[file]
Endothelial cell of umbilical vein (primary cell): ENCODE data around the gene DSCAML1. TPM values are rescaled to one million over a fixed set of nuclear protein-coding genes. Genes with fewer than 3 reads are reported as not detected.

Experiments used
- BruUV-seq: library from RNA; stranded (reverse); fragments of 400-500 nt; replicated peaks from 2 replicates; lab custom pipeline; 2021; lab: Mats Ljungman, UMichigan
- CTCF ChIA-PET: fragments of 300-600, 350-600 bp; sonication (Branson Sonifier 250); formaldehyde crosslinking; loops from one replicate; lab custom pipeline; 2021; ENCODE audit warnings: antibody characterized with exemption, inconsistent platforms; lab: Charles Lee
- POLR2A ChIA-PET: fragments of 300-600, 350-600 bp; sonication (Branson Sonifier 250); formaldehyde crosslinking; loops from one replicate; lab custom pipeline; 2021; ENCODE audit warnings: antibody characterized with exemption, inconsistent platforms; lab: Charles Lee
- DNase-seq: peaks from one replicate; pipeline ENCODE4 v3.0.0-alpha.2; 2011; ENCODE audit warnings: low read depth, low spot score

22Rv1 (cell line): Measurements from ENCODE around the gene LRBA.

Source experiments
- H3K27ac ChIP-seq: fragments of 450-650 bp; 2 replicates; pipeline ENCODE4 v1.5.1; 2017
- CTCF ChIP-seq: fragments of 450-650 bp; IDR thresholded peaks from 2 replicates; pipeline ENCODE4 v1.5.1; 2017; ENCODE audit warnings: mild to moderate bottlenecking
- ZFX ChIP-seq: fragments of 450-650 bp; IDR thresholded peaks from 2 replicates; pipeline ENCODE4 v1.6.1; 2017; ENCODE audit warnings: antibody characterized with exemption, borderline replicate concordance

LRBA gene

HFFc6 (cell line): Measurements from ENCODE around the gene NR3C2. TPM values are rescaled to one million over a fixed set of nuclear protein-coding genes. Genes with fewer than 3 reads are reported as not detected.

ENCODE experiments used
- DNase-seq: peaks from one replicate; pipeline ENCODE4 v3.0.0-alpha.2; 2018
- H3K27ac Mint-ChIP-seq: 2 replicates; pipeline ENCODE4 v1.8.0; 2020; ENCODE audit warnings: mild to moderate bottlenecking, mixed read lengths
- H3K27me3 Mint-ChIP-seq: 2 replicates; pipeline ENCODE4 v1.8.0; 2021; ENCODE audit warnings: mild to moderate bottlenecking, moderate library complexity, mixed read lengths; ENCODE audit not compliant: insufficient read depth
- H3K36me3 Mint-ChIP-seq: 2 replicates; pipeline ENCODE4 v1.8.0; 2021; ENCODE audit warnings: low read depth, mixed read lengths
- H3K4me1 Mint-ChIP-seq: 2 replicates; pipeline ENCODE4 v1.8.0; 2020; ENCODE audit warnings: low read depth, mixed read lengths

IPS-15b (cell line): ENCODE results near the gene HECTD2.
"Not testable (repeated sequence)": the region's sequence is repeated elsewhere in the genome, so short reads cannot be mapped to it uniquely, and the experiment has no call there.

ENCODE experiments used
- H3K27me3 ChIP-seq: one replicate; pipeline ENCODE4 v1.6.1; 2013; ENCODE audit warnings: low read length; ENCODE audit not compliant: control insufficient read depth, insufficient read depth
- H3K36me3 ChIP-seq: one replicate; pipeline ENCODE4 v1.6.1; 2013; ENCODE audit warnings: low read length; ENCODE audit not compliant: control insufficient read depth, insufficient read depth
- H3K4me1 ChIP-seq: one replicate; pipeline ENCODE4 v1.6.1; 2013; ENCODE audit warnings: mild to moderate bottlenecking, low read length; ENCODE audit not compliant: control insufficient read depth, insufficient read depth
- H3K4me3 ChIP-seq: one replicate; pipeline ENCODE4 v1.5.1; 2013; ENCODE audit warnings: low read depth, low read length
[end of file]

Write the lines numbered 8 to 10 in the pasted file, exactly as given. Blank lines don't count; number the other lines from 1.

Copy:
Source experiments
- H3K27ac ChIP-seq: fragments of 450-650 bp; 2 replicates; pipeline ENCODE4 v1.5.1; 2017
- CTCF ChIP-seq: fragments of 450-650 bp; IDR thresholded peaks from 2 replicates; pipeline ENCODE4 v1.5.1; 2017; ENCODE audit warnings: mild to moderate bottlenecking